The first Boeing 727 sitting at Paine Field

The first Boeing 727 sitting at Paine Field

Back in August, we connected with some of the fine folks that have been working to prepare the first Boeing 727 for its last flight. At the time, they were painting the plane and it looked damn good. Although a new coat of paint will make the plane look slick, it doesn’t exactly get it airborne. What does? Engines, of course.

Classic first class seats in the first Boeing 727

Classic first class seats in the first Boeing 727

I heard that they took possession of a few Pratt & Whittney JT8D engines and I wanted to get an update on how things were going and also take a tour of the interior.

When the aircraft was donated to the Museum of Flight, it was almost fully restored to how it looked (inside and out), when it first flew for United Airlines. So, I headed to the Museum of Flight Restoration Center at Paine Field and see how things were progressing.

The five JT8D engines being worked on at the Museum of Flight Restoration Center

The five JT8D engines being worked on at the Museum of Flight Restoration Center

Although the main Museum of Flight facility located down south at Boeing Field is pretty sweet, I always love getting to the Museum’s Restoration Center at Paine Field. The planes just feel more alive and it is interesting to see how those who volunteer there restore aircraft.

I met up with Crew Chief T.C. Howard, who is leading the restoration project and is more of an AvGeek than probably most of you reading this combined — and that is a huge compliment. He has a vast knowledge of aviation and mechanics, and knows a thing or two about the Boeing 727. Plus, he is just a really cool guy who loves to share his passion.

It is one thing to look at the parts and pieces, but its another to have someone who knows them in great detail and can explain things in terms that I can understand.

Working on one of the JT8D engines in front of the Boeing SST

Working on one of the JT8D engines in front of the Boeing SST mock-up — TC examines it closely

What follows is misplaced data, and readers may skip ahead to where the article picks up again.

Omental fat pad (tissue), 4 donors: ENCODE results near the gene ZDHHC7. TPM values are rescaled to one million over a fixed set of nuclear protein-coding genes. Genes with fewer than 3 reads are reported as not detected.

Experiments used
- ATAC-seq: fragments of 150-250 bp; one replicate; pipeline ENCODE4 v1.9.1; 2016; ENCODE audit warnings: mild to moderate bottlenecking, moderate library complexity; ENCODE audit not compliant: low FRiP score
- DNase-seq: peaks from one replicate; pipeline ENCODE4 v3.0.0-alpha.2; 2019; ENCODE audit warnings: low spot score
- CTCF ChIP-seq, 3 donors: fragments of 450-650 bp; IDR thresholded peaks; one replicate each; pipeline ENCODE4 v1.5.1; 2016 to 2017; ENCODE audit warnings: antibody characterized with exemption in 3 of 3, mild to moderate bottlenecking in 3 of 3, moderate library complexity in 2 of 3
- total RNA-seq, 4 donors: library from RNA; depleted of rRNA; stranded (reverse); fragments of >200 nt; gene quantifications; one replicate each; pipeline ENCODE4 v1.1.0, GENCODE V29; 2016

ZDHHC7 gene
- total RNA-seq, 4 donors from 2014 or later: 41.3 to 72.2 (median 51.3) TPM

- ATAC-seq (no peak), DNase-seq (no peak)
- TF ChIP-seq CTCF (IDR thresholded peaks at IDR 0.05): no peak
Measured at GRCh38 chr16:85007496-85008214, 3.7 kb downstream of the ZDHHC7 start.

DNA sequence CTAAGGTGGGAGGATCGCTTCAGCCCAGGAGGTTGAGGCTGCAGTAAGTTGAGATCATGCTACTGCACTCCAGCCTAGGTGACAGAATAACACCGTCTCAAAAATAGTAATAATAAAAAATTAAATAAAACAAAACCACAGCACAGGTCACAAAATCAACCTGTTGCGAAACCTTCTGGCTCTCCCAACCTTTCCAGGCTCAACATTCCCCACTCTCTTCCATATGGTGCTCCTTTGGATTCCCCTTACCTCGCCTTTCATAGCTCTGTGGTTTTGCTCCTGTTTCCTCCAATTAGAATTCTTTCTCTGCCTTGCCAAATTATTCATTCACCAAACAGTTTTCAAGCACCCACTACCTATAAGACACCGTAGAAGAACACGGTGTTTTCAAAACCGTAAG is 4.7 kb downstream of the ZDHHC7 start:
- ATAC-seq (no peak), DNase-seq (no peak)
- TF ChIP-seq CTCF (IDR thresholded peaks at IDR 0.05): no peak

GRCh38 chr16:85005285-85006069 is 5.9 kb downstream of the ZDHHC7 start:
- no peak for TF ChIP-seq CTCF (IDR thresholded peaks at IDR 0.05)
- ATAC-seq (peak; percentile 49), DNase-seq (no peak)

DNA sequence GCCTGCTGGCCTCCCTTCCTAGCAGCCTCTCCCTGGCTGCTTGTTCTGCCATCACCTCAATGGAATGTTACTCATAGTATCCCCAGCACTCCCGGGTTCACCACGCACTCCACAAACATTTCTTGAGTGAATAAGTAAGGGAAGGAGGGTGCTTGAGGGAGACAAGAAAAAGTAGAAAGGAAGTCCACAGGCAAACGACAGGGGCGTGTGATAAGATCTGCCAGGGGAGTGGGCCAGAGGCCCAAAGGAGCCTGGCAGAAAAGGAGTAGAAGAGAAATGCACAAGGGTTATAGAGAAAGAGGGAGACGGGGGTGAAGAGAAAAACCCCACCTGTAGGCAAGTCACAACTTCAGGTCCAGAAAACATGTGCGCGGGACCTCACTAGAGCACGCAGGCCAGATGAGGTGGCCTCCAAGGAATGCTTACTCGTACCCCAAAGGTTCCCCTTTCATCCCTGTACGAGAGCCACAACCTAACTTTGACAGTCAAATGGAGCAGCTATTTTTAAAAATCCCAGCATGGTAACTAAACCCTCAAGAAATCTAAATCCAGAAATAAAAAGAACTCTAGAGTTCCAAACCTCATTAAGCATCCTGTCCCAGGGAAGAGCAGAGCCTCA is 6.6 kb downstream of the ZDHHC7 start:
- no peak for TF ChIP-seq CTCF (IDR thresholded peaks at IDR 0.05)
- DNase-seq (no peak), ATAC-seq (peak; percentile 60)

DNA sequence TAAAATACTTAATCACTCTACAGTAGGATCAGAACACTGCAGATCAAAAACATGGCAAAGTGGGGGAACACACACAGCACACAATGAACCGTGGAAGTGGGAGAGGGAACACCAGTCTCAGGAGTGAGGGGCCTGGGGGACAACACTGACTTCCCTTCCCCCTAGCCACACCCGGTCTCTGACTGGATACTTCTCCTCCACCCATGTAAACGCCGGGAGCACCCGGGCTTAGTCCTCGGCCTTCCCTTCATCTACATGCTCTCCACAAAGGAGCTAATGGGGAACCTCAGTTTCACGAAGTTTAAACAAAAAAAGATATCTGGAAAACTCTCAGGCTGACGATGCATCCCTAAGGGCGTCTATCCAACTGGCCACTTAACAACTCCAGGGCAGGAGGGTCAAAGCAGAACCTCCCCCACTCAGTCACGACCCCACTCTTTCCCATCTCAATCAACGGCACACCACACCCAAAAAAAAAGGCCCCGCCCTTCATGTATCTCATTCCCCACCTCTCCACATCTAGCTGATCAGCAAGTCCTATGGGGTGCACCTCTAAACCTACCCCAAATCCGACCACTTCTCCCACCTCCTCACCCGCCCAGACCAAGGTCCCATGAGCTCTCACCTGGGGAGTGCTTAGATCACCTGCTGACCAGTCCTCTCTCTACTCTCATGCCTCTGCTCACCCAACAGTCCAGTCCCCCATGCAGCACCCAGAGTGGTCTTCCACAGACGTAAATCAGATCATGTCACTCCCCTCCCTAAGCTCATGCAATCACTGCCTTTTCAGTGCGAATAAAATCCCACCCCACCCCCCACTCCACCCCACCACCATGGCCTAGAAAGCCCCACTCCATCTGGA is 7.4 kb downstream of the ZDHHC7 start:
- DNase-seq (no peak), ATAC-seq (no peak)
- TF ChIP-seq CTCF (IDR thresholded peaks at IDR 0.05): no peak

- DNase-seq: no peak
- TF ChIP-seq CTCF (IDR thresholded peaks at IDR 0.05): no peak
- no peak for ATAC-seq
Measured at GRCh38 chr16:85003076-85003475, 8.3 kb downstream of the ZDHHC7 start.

As we walked into the main working space, I could hear the sound of wrenches and people taking care of business. I also couldn’t help but notice the five JT8D engines, sitting between the Boeing SST mock-up, a classic fire truck, and the Lockheed Jetstar prototype. Let’s pause a moment and just think about how awesome that last sentence was.

Pretty obvious (hopefully) where these engines will end up

Pretty obvious (hopefully) where these engines will end up

Although not a expert on the Boeing 727, I do know that it only has three engines… so why did they need five? Three were to be the used on the 727 and the other two for parts. The engines were kindly donated by FedEx and will hopefully serve their purpose well.

The three main engines did not all come from the same plane. TC took the time to show me how (besides the obvious – needing to be attached to different areas of the plane) they were not set up all the same. Brackets, tubing, and other parts weren’t all exactly where one would expect them to be, due to the years of being in service, on different aircraft, and mechanics sometimes needing to get creative to keep them running optimally. This has added additional challenges for the restoration team, but nothing that they cannot handle.

TC helps to guide the delicate process

TC helps to guide the delicate process

During our tour of the engines, they needed to move one around so that it could be picked up by a forklift and taken off its stand. Am I just going to stand around and watch? Heck no… I put down my stuff and even though I was in business casual clothes, I helped out. Not saying I made much of an impact (at all really), but not going to lie, I did feel a bit closer to the project. I couldn’t imagine how the guys there feel when they put in so much passion, time, sweat, and love into this 727.

Like stepping back in time, when United... well... was different

Like stepping back in time, when United… well… was different